Walker speed log

Practical Boat Owner - - New Gear -

The lat­est in our se­ries of Clas­sic Kit items in­spired by the Golden Globe Race (GGR) 2018 shines the spot­light on the Walker speed log. The GGR chal­lenge sailors are sailing tra­di­tional long-keel yachts de­signed prior to 1988 with non-dig­i­tal kit such as GPS, chart plot­ters and elec­tronic self-steer­ing to mark the 50th an­niver­sary of Sir Robin Knox John­ston’s vic­tory in the Sunday Times Golden Globe solo, non-stop round the world race.

In the book A His­tory of Sailing in 100 Ob­jects, au­thor and GGR me­dia co-or­di­na­tor Barry Pick­thall writes: ‘Sailors have been try­ing to com­pute speed since time was first in­vented. Back in the 16th cen­tury, the best method for cal­cu­lat­ing speed was to time how long a piece of wood dropped in the wa­ter from the bow would take to draw level with the stern.’ Fast-for­ward to 1772, and RH Gower demon­strated the reg­is­tra­tion of a ves­sel’s speed through me­chan­i­cal means.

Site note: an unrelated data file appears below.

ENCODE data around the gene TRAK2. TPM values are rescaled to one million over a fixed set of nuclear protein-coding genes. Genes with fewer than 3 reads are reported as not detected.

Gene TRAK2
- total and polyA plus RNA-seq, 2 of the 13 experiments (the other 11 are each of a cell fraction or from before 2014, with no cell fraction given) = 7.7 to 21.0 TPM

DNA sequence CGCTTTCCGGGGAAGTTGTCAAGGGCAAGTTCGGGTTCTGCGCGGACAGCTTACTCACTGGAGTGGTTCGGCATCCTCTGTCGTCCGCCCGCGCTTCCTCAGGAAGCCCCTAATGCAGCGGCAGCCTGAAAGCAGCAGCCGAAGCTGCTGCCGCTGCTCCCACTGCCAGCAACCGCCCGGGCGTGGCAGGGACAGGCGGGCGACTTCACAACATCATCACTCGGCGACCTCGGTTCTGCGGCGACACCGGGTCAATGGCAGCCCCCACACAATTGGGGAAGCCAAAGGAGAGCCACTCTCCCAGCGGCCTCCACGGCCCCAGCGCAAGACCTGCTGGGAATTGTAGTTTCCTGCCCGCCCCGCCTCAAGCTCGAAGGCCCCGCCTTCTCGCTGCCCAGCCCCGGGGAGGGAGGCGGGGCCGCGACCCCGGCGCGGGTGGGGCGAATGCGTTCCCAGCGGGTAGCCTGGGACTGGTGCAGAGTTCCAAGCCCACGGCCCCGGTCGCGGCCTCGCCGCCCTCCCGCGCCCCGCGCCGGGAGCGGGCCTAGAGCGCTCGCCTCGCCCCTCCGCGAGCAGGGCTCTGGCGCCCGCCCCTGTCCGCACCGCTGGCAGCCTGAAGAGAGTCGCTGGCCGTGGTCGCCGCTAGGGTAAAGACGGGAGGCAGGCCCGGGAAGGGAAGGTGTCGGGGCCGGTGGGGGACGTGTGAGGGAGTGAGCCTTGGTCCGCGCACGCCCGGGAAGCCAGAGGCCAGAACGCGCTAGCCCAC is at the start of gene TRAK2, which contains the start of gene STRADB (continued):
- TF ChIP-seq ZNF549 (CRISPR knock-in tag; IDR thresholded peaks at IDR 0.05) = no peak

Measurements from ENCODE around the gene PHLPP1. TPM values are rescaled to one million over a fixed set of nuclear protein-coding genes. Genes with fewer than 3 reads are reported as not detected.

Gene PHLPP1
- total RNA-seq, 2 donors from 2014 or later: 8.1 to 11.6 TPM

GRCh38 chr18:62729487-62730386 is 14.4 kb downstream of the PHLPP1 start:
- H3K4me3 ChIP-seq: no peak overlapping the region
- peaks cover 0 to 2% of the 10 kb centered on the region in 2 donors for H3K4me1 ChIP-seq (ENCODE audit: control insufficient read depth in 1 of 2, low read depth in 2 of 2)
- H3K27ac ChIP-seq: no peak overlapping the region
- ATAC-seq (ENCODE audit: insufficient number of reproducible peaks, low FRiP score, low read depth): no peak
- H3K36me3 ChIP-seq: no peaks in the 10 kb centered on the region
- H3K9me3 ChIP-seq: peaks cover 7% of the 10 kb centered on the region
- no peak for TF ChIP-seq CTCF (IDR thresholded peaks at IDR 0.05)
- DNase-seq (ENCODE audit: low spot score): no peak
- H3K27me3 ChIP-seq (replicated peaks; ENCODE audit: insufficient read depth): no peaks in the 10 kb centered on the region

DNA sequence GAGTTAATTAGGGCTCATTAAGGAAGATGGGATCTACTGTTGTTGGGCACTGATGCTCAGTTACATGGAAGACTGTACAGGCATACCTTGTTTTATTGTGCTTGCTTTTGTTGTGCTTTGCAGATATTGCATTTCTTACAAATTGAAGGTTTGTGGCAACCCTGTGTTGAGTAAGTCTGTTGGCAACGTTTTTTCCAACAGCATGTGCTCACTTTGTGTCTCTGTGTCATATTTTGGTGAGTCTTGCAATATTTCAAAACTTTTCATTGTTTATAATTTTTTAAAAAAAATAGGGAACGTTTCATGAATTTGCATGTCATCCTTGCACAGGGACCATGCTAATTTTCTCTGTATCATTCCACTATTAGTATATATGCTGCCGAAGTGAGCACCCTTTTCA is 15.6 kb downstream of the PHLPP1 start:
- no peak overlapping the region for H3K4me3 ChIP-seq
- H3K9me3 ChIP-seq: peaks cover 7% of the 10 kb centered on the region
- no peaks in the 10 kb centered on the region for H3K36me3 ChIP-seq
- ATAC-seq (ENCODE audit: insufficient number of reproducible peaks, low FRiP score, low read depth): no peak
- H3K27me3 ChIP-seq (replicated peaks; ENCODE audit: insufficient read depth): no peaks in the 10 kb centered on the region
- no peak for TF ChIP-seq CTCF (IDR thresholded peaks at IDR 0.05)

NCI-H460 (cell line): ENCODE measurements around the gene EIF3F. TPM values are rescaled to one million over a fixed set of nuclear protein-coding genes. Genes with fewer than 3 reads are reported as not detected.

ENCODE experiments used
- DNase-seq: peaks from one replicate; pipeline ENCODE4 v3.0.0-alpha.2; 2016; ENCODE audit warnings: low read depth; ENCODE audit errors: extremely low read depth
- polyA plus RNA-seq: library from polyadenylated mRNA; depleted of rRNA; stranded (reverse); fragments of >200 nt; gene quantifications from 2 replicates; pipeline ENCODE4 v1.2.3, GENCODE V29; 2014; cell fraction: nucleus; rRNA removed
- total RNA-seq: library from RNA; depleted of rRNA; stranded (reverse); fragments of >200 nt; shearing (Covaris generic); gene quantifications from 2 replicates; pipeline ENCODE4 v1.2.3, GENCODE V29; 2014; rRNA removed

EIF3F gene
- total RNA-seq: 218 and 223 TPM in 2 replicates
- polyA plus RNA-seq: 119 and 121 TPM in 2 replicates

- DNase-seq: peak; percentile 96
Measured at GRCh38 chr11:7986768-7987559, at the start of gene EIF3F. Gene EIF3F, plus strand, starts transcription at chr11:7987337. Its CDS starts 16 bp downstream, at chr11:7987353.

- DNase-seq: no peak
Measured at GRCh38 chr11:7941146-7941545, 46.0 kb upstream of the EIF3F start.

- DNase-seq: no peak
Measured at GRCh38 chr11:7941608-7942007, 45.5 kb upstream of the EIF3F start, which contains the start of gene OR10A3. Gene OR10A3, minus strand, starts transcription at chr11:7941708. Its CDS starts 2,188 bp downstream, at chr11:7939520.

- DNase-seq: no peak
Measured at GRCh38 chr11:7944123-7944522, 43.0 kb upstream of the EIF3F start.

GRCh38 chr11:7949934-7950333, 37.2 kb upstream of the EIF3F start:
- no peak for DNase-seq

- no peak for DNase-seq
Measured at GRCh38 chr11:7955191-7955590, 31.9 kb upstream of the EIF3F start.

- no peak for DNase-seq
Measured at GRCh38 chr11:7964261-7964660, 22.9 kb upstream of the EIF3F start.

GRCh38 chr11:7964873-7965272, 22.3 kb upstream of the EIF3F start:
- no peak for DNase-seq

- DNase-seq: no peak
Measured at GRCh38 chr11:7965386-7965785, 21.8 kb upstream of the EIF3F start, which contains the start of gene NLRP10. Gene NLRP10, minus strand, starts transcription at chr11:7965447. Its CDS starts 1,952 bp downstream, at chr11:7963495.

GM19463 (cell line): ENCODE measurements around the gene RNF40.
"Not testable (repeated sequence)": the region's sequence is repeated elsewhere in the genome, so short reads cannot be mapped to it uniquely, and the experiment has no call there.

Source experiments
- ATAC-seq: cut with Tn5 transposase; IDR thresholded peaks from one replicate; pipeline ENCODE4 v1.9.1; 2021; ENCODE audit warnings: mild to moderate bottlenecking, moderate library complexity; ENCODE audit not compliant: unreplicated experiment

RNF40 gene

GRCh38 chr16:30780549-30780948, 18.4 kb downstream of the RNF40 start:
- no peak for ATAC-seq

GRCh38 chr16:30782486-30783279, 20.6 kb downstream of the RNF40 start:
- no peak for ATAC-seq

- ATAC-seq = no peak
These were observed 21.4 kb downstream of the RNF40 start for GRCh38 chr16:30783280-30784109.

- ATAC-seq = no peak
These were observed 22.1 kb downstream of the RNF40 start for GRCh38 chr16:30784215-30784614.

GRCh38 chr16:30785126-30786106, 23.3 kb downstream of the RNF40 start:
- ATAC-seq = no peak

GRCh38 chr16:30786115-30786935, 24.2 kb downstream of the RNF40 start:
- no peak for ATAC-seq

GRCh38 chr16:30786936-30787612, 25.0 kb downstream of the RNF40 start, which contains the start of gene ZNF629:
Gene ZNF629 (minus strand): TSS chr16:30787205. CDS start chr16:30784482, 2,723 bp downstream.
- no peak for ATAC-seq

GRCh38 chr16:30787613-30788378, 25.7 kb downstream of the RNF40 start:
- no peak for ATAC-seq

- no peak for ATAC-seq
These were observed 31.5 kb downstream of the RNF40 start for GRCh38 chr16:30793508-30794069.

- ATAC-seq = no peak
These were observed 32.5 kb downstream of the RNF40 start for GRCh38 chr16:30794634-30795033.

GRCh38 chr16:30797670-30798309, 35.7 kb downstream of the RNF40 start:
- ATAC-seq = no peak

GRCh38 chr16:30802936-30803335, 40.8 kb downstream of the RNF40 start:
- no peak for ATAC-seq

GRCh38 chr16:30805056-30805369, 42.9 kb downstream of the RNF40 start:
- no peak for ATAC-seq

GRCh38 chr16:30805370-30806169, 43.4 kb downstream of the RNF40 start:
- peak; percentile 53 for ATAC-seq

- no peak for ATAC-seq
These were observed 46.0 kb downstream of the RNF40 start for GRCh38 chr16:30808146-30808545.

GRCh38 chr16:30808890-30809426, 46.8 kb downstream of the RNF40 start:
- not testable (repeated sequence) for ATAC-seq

‘Vis­count de Vaux was first to de­velop a speed log us­ing wa­ter pres­sure in 1807, and CE Kel­way in­vented an elec­tri­cal log in 1876, but it was Thomas Walker’s har­poon or fric­tion­less log, called the Ai Har­poon ship log, that showed the great­est prom­ise. Two years later, Walker in­tro­duced the Cherub, the first model to pro­vide an in­di­ca­tor on the ship’s taff rail showing dis­tance run un­der vary­ing speeds.’

Text © Barry Pick­thall, im­age © Nic Comp­ton, A His­tory of Sailing in 100 Ob­jects, Ad­lard Coles Nau­ti­cal, an im­print of Bloomsbury Pub­lish­ing Plc.

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